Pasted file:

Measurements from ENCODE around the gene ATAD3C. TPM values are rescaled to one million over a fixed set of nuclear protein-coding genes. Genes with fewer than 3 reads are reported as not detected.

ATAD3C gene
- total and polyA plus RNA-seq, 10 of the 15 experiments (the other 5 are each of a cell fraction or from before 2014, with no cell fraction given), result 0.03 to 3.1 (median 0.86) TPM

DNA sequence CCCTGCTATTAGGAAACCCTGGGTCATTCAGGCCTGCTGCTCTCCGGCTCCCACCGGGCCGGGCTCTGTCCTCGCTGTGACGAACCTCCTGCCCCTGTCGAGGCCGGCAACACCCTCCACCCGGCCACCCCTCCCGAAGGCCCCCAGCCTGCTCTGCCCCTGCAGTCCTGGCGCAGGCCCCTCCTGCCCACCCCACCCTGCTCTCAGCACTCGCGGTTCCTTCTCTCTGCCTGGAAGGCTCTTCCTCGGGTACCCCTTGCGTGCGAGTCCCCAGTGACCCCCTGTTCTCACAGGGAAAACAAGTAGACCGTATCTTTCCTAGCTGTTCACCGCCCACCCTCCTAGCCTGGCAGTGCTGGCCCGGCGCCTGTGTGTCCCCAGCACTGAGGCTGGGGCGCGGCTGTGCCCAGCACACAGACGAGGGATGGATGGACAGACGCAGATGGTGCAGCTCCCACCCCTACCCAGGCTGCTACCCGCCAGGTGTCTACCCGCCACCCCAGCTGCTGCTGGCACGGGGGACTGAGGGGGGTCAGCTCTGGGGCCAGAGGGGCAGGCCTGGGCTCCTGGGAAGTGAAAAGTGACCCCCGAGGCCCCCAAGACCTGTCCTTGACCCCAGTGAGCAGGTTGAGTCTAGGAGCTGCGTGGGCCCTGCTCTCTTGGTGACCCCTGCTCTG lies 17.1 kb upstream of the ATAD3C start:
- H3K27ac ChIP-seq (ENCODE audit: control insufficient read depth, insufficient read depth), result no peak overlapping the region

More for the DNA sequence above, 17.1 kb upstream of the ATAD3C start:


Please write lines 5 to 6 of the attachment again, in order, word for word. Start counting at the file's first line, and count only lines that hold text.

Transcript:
- H3K27ac ChIP-seq (ENCODE audit: control insufficient read depth, insufficient read depth), result no peak overlapping the region

More for the DNA sequence above, 17.1 kb upstream of the ATAD3C start: